For thousands of years the sea has been the central fact of Shetland life - a source of food, employment, timber, fertiliser and, before the late 19th century, the main means of getting around the archipelago. Until the 1930s the sea was also the only way to travel to and from the outside world.
enlarge When glaciers melted over 10,000 years ago, the sea created more than a hundred Shetland islands, flooding a range of ice-worn hills and valleys rising from what's now the bed of the North Sea. From space, the archipelago looks like a giant jigsaw of interlocking fingers of land and water. Nowhere is more than five km from the sea and even sheltered inland valleys feel the influence of salty gales.
The varied coastline has everything from high cliffs to sandy bays and sheltered inlets - even salt marshes. As a result there's a wide range of habitats for fish, seals, otters, birds, plants and insects. Being on the overlap between the temperate and sub-Arctic climatic zones adds to the natural variety, as does the fact that in winter Shetland is the warmest place on latitude 60ºN - the sea never freezes over.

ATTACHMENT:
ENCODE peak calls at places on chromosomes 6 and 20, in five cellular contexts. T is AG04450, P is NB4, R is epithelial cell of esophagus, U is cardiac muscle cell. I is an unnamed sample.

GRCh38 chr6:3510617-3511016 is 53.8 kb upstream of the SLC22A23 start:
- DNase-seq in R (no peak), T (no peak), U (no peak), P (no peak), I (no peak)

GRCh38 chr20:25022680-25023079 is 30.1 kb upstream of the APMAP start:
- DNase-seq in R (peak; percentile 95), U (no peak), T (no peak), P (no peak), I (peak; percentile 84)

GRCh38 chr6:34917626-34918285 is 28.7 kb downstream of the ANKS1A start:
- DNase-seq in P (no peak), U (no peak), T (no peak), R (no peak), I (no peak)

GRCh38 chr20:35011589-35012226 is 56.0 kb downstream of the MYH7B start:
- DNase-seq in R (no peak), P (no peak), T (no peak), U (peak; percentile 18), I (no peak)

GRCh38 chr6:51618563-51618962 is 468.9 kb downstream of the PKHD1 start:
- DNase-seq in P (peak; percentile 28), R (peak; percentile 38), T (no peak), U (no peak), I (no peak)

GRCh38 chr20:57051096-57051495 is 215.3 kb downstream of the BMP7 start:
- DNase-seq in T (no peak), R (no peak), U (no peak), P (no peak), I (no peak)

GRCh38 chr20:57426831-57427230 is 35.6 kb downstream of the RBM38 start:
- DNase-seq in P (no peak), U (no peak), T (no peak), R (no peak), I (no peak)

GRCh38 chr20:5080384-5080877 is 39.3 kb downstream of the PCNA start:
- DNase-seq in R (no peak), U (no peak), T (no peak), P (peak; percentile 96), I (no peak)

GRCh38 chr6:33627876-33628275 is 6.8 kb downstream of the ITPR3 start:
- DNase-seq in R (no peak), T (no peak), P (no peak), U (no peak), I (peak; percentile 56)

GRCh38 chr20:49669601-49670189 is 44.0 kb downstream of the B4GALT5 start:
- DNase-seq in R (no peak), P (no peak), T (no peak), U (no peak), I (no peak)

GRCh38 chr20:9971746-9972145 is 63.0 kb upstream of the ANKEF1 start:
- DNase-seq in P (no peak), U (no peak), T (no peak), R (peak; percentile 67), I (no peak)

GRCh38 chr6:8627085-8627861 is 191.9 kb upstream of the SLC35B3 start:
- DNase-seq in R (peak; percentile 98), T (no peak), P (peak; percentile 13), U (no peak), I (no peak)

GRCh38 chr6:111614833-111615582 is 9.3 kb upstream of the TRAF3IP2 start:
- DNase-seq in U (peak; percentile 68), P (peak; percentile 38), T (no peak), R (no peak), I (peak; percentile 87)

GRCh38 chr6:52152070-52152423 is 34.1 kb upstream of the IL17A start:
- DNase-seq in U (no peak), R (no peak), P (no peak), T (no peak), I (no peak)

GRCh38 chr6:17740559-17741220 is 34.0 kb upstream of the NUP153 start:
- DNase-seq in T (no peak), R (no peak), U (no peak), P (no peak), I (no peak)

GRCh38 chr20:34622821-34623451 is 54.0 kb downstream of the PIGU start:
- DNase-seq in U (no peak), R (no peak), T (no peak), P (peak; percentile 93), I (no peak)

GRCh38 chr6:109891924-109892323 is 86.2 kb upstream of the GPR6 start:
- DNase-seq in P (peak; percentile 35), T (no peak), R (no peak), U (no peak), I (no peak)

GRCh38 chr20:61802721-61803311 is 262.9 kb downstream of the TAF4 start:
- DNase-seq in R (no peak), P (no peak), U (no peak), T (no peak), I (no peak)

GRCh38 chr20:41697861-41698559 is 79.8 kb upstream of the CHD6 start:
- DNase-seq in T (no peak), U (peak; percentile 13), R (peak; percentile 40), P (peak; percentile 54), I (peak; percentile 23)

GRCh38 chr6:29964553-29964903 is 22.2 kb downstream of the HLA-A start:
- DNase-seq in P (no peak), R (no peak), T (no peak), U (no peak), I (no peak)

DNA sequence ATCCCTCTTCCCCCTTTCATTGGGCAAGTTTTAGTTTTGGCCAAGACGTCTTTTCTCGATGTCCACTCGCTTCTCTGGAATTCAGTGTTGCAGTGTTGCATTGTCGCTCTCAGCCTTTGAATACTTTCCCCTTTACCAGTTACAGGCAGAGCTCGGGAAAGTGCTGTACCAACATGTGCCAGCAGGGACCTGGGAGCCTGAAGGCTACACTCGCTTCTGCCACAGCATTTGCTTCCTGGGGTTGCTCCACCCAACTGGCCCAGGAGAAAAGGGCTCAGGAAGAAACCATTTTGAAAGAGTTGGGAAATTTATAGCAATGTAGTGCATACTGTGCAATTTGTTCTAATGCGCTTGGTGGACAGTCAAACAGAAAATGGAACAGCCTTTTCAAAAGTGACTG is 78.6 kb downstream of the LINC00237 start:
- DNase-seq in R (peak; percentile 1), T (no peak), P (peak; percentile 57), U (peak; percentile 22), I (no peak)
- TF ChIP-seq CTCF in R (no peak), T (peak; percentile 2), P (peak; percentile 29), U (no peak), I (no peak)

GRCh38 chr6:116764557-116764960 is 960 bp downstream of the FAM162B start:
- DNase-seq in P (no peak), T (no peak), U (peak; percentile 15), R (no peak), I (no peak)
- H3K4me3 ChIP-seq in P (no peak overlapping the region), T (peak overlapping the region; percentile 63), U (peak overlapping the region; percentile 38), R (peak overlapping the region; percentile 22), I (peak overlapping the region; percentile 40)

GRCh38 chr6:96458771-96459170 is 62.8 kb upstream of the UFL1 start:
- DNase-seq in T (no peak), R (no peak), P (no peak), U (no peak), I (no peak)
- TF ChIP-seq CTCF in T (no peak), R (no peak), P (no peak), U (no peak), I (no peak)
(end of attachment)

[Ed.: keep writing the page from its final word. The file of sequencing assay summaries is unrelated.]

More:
The geography also makes Shetland ideal for summer sailing: there are dozens of sheltered, natural harbours - many now boasting good piers, slipways and marinas; most of the coast is "steep-to", with deep water close to shore and nearly all dangers clearly visible if there's a swell running; the coast is well-charted and visiting yachts have the reassurance that local search and rescue services are first-class.
There are at least eight types of boat which are termed 'Shetland Boats'. Marc Chivers is currenlty working on a boatbuilding PhD, focussing on the Shetland Models. Download an overview of his reseach - The Shetland Boat; Folklore and Construction.
Find out more about the distinctive maritime heritage of the islands at:
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